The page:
Burkina Faso Signs $480.9 Million Aid Compact with United States

By David I. McKeeby

-Burkina Faso’s commitment to building a better life for its people shows how economic growth can overcome poverty, says U.S. Secretary of State Condoleezza Rice, earning the West African nation a $480.9 million Millennium Challenge Compact to continue on the path to reform.

“The United States wants Burkina Faso’s compact to succeed in every way – for the benefit of the people of Burkina Faso and as a model of stability and growth in West Africa,” Rice said at the July 14 compact-signing ceremony in Washington.

Rice was joined by Burkina Faso’s president, Blaise Compaor�, whose leadership she praised as an example to the region. “You are ushering in reforms that are necessary to empower your fellow citizens to lead lives of hope and to help them turn a new page in the story of Africa.”

The $480.9 million compact, signed by Ambassador John Danilovich, chief executive officer of the Millennium Challenge Corporation (MCC), and Burkina Faso’s finance minister, Jean-Baptiste Marie Pascal Compaor�, will fund a five-year effort developed by authorities in Ouagadougou to reduce poverty by improving schools, building and upgrading roads to deliver goods to market, and investing in agriculture and land reform.

Established by the Bush administration in 2004, the MCC provides supplementary grants above traditional foreign aid programs to the governments of the world’s poorest nations that demonstrate their commitment to improving governance, encouraging greater economic freedoms and investing in their citizens to reduce poverty by promoting growth.

The MCC represents a new spirit of partnership, Rice said, which also can be seen in White House initiatives to confront the spread of HIV/AIDS and malaria and through other aid programs in Africa and elsewhere. “There’s a wonderful spirit that the MCC has developed in the developing world, which is to think about what countries can do for themselves and to have the United States as a partner.”

The landlocked West African nation has a population of 15.2 million that ranks 176th out of 177 countries in the United Nations Development Programme’s 2007 Human Development Index. While its economy largely is dependent on subsistence farming, since 2004 its government has been undertaking a gradual effort to privatize state-owned enterprises and attract foreign investment, particularly in its mining sector. But economic growth has been hampered by conflict in neighboring Cote d’Ivoire.

To qualify for the grant, Burkina Faso was evaluated under the MCC’s 17 policy indicators – a scorecard to gauge the country’s commitment to democracy and potential for undertaking key reforms. While initially eligible in 16 areas, the MCC awarded a $12.9 million “Threshold Grant” in 2005 to help Burkina Faso improve girls’ education, its remaining qualifying factor. Teaming with the U.S. Agency for International Development, Burkina Faso used the grant to establish 132 “girl-friendly” schools across the country, improving its educational system and opening the way to the compact.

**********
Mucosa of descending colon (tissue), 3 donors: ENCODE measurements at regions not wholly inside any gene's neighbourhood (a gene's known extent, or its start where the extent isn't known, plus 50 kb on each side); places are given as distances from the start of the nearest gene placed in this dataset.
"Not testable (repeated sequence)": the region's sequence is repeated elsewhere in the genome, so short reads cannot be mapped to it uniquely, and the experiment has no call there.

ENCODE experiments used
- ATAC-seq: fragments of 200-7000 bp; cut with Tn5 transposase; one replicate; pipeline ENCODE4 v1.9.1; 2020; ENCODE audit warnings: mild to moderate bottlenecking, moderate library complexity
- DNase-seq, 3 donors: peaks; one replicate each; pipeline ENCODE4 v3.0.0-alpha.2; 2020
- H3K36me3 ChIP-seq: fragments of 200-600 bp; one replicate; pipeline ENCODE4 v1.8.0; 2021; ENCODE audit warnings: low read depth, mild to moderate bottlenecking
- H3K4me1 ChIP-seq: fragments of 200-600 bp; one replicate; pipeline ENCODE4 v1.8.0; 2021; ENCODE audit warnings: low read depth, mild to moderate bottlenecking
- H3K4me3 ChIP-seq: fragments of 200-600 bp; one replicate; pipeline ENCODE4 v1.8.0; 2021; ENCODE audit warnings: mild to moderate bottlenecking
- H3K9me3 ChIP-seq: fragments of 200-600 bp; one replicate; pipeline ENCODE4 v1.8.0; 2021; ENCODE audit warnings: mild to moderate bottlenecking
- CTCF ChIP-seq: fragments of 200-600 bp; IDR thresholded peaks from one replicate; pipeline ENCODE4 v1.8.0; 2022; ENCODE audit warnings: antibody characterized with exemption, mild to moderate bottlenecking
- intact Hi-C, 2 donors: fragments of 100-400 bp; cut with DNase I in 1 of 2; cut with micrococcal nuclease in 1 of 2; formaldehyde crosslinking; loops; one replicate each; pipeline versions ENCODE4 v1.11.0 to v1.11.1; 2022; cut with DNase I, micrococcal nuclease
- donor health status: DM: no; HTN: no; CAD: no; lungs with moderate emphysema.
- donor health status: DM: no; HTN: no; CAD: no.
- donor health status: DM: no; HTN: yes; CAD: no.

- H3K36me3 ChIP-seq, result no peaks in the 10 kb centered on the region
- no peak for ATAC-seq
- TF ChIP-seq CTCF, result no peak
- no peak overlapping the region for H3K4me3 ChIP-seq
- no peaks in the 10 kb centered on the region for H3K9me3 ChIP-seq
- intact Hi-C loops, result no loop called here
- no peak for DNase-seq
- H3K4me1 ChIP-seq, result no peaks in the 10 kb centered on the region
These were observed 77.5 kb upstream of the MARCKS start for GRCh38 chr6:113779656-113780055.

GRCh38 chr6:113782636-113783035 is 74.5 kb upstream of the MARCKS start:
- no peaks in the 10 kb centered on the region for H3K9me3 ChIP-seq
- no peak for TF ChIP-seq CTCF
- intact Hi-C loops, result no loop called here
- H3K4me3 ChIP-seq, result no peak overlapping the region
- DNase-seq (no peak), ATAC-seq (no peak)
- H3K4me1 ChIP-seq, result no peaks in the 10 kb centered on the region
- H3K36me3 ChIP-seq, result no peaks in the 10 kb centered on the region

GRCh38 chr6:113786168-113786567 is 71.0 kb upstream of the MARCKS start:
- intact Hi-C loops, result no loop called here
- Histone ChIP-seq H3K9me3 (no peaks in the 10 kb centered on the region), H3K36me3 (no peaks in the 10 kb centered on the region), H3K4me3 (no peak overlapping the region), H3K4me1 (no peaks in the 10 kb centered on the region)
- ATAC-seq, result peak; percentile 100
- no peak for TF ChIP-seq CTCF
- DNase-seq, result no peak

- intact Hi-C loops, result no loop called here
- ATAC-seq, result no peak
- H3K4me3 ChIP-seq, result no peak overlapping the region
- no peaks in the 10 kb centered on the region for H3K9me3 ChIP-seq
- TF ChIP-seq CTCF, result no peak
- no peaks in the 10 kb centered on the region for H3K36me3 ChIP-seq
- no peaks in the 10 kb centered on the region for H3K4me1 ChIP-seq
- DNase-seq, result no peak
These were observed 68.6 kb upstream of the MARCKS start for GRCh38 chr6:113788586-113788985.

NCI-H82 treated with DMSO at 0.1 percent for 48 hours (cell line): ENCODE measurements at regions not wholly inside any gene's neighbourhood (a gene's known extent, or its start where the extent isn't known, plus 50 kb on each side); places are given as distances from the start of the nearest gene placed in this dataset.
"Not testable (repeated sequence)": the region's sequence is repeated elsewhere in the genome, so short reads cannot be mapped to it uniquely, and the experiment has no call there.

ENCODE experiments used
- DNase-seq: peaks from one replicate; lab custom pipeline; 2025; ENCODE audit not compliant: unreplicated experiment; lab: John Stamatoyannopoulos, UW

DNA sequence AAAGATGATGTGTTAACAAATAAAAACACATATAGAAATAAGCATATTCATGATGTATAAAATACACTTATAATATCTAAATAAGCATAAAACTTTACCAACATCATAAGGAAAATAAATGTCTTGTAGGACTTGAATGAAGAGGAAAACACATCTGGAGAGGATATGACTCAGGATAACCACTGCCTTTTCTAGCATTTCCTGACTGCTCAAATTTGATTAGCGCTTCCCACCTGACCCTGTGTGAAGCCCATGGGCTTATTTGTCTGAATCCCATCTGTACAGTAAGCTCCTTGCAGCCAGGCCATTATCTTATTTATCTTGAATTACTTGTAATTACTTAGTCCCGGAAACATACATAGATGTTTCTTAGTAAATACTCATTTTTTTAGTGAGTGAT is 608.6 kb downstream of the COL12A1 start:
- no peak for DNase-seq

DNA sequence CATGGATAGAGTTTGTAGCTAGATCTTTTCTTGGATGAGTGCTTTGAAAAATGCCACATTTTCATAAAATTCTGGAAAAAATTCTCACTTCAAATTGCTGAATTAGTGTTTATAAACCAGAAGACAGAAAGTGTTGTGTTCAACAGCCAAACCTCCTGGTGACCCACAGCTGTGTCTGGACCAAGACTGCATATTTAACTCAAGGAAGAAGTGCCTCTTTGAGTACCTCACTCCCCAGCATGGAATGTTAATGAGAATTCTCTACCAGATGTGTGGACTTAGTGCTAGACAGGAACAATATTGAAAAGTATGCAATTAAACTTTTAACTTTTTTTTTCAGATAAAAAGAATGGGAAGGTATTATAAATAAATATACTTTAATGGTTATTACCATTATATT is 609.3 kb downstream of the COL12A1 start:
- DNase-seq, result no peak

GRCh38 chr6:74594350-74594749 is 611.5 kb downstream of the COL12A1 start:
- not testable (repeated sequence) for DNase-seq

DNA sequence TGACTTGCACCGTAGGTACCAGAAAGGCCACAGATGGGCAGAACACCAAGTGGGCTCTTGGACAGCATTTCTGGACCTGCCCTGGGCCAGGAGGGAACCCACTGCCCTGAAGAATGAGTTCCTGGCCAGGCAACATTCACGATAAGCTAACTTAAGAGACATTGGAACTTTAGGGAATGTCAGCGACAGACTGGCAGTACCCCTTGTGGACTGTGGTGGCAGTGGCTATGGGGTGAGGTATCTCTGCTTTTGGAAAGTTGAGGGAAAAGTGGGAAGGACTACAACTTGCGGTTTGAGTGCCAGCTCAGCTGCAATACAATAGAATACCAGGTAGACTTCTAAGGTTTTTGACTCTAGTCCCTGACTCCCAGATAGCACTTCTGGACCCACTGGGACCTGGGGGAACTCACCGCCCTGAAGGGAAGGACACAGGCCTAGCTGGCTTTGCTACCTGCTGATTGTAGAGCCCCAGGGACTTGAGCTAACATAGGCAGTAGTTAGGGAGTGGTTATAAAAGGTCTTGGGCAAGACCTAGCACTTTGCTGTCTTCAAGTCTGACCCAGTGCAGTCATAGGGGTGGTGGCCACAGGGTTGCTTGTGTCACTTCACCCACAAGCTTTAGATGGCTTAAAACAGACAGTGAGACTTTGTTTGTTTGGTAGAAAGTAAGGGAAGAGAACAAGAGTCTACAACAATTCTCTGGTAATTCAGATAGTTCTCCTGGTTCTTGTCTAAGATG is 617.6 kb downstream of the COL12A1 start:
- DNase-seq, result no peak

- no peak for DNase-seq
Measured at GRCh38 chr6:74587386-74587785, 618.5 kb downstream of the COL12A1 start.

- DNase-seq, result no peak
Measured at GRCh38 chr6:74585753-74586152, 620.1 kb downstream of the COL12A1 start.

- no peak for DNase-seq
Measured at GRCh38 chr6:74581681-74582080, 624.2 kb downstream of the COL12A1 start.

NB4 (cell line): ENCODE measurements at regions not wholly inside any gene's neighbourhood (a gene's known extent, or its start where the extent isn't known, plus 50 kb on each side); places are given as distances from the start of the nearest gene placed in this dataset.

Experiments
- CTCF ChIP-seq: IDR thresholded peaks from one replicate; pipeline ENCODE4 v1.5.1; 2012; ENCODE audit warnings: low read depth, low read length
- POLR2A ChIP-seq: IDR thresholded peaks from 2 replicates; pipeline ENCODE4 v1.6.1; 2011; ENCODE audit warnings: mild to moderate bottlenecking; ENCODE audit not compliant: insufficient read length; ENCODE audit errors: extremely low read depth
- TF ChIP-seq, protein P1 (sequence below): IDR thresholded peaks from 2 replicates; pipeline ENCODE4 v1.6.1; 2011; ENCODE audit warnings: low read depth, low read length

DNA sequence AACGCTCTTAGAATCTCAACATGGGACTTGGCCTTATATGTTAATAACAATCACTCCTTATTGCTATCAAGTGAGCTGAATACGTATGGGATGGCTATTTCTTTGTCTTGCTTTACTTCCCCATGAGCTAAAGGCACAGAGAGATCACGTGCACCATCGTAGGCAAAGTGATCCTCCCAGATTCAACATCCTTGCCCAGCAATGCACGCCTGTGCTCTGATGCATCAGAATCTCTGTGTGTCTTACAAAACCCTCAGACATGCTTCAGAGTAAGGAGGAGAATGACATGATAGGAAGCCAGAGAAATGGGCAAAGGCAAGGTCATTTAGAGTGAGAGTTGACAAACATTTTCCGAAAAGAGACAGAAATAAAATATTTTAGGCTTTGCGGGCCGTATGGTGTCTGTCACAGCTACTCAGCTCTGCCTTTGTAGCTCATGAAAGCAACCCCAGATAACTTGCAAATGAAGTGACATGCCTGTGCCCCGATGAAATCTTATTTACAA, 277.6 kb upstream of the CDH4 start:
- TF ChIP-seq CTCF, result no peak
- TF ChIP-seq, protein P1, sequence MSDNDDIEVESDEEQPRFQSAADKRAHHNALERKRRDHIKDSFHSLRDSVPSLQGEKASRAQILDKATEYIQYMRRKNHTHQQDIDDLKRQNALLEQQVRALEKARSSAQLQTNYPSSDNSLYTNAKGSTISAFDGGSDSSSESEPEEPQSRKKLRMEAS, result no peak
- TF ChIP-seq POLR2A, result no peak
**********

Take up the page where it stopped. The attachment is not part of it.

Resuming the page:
The new compact will build on this success with funds including: $28.83 million for educational programs and new classrooms; $141.91 million to improve farming productivity by investing in new irrigation and water management projects, delivering technical assistance to farmers and extending access to rural credit; $194.13 million for road building; and $59.93 million toward developing a system for land use and ownership – an important but legally complex issue facing many emerging economies.

Since its inception in 2004, the MCC has approved $6.2 billion in compacts with 16 other partner countries: Madagascar, Cape Verde, Honduras, Nicaragua, Georgia, Armenia, Vanuatu, Benin, Ghana, Mali, El Salvador, Mozambique, Lesotho, Morocco, Mongolia and Tanzania.


America’s commitment to alleviating poverty through private investment and trade topped the agenda at the opening of the African Growth and Opportunity Act (AGOA) Forum in Washington earlier in the day.

Since 2000, AGOA has granted duty-free access to the American market for more than 6,500 African-made products. The conference runs July 14-16 and will feature a forum of civil society leaders from across Africa, a meeting of senior officials among the 41 nations currently participating in AGOA and a meeting of American and African business leaders to consider how the private sector can complement government-to-government efforts to alleviate poverty. (See “Africa Forum to Focus on Expanded Trade, Economic Growth ( http://www.america.gov/st/peacesec-english/2008/July/20080701142241dmslahrellek0.2508356.html ).”)

“One of the hallmarks of the U.S. government and the American people is a steadfast commitment to global development, to ending the scourge of poverty that robs communities of hope and opportunity,” Rice said. “The United States also continues to be a staunch and loyal friend of Africa, where in the face of incredibly acute development challenges, we see a continent of enormous promise, increasingly willing to tackle its own challenges to create a better life for Africans everywhere.”

A fact sheet ( http://www.mcc.gov/documents/factsheet-061708-burkinafaso.pdf ) (PDF document) outlining Burkina Faso’s Millennium Challenge Compact is available from the Millennium Challenge Corporation Web site.

Rice’s remarks ( http://www.america.gov/st/texttrans-english/2008/July/20080714154956eaifas0.8325464.html ) are available from America.gov.

Source: U.S. Department of State

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